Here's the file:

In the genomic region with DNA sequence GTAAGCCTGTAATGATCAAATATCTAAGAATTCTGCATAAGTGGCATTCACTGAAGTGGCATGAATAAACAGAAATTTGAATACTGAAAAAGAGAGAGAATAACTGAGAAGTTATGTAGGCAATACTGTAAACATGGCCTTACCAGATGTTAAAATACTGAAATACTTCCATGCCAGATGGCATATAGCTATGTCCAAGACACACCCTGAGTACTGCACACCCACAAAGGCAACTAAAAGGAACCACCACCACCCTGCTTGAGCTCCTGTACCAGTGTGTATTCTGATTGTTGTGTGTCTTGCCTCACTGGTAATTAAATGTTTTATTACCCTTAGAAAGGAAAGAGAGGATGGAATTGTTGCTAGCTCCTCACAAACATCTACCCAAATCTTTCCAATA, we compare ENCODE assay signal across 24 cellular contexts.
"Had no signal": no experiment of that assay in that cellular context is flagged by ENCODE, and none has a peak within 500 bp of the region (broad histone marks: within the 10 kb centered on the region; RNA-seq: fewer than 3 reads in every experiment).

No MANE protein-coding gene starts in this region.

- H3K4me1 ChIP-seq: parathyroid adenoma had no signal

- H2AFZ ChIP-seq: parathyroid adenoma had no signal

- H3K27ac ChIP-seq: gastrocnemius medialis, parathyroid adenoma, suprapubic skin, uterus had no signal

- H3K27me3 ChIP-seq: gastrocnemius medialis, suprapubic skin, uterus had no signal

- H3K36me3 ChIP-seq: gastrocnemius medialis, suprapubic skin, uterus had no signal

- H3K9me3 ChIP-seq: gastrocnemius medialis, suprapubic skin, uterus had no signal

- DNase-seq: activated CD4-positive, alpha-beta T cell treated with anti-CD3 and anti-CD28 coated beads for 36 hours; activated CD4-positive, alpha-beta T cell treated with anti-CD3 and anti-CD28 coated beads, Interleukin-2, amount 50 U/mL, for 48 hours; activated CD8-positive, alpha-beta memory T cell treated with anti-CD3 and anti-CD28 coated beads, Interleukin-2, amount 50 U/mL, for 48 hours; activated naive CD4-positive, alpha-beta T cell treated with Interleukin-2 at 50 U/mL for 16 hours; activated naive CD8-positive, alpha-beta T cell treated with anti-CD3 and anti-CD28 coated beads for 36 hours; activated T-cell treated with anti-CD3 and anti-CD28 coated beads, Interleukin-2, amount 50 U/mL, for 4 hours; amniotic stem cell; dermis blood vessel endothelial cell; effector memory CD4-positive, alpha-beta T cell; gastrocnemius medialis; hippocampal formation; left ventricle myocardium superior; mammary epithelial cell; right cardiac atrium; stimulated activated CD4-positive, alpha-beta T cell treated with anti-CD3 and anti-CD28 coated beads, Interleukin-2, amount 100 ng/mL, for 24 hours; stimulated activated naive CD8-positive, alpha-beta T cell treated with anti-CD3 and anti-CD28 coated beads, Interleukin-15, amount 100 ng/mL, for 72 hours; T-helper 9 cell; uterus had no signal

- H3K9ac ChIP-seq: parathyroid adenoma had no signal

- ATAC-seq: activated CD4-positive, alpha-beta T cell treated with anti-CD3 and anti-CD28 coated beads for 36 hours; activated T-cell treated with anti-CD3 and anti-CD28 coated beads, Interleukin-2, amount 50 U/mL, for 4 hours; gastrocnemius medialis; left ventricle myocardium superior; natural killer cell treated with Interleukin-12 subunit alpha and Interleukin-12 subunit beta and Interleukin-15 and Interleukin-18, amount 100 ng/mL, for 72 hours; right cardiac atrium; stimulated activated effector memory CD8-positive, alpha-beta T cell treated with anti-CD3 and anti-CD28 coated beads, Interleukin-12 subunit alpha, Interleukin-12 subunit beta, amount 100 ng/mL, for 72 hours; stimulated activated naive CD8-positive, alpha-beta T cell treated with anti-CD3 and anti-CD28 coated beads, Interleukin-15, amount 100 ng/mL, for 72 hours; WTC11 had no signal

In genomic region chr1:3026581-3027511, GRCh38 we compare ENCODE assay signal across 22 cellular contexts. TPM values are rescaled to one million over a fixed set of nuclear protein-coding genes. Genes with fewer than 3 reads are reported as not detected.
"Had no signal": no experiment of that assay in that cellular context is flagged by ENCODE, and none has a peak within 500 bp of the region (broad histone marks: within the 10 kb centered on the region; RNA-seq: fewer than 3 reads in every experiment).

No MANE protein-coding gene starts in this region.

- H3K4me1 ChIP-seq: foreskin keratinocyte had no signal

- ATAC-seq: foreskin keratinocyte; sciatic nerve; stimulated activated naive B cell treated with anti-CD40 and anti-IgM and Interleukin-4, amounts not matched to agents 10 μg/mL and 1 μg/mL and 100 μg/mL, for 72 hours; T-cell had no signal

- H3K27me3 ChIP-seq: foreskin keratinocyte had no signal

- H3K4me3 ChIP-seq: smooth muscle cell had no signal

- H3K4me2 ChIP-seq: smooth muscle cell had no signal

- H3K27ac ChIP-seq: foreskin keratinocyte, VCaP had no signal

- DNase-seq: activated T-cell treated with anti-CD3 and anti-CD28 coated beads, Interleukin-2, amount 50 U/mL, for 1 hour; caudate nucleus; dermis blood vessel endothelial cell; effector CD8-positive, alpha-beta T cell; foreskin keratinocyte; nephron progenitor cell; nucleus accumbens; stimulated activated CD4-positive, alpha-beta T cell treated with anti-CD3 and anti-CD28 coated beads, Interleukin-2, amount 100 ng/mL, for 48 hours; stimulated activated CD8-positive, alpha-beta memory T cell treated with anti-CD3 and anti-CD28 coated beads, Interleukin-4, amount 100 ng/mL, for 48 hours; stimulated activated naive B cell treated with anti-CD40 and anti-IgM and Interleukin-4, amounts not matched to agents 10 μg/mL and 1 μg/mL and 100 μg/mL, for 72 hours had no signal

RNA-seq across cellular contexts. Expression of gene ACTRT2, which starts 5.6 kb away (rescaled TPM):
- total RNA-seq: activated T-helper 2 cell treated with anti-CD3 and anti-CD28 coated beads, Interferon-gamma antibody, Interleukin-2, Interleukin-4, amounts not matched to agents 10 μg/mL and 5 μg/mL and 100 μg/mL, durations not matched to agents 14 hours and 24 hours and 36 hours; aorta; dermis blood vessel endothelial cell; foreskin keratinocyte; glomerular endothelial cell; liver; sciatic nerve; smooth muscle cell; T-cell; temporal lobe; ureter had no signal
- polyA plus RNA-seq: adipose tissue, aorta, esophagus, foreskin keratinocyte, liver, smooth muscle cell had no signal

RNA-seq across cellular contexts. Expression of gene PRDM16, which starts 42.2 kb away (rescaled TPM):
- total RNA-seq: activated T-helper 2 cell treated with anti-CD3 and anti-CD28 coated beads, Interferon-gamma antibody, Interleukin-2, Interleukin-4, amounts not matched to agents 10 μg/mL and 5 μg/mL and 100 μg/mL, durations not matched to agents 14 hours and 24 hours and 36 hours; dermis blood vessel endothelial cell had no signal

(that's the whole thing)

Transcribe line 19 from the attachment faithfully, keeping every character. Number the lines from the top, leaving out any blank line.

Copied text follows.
- H3K4me3 ChIP-seq: smooth muscle cell had no signal